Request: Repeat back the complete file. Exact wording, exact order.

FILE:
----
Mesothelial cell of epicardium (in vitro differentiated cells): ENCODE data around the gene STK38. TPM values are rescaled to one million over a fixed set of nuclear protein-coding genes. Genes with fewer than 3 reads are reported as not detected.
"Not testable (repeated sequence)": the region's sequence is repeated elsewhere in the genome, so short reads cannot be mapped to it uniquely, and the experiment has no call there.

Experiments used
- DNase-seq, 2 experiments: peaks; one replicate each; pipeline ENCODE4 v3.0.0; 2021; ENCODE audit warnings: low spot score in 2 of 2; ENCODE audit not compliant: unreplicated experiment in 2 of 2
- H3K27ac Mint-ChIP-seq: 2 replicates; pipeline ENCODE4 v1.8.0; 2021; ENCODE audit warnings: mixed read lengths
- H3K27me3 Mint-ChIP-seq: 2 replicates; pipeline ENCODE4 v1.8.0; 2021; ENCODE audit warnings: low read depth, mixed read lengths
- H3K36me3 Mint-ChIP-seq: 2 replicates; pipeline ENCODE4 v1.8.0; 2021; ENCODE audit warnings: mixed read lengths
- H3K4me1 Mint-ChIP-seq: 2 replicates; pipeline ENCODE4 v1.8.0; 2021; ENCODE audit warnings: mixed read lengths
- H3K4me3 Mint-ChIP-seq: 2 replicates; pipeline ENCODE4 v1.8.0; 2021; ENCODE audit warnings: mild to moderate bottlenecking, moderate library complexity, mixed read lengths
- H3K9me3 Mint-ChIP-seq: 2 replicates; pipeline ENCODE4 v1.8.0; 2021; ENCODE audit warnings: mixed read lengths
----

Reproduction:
Mesothelial cell of epicardium (in vitro differentiated cells): ENCODE data around the gene STK38. TPM values are rescaled to one million over a fixed set of nuclear protein-coding genes. Genes with fewer than 3 reads are reported as not detected.
"Not testable (repeated sequence)": the region's sequence is repeated elsewhere in the genome, so short reads cannot be mapped to it uniquely, and the experiment has no call there.

Experiments used
- DNase-seq, 2 experiments: peaks; one replicate each; pipeline ENCODE4 v3.0.0; 2021; ENCODE audit warnings: low spot score in 2 of 2; ENCODE audit not compliant: unreplicated experiment in 2 of 2
- H3K27ac Mint-ChIP-seq: 2 replicates; pipeline ENCODE4 v1.8.0; 2021; ENCODE audit warnings: mixed read lengths
- H3K27me3 Mint-ChIP-seq: 2 replicates; pipeline ENCODE4 v1.8.0; 2021; ENCODE audit warnings: low read depth, mixed read lengths
- H3K36me3 Mint-ChIP-seq: 2 replicates; pipeline ENCODE4 v1.8.0; 2021; ENCODE audit warnings: mixed read lengths
- H3K4me1 Mint-ChIP-seq: 2 replicates; pipeline ENCODE4 v1.8.0; 2021; ENCODE audit warnings: mixed read lengths
- H3K4me3 Mint-ChIP-seq: 2 replicates; pipeline ENCODE4 v1.8.0; 2021; ENCODE audit warnings: mild to moderate bottlenecking, moderate library complexity, mixed read lengths
- H3K9me3 Mint-ChIP-seq: 2 replicates; pipeline ENCODE4 v1.8.0; 2021; ENCODE audit warnings: mixed read lengths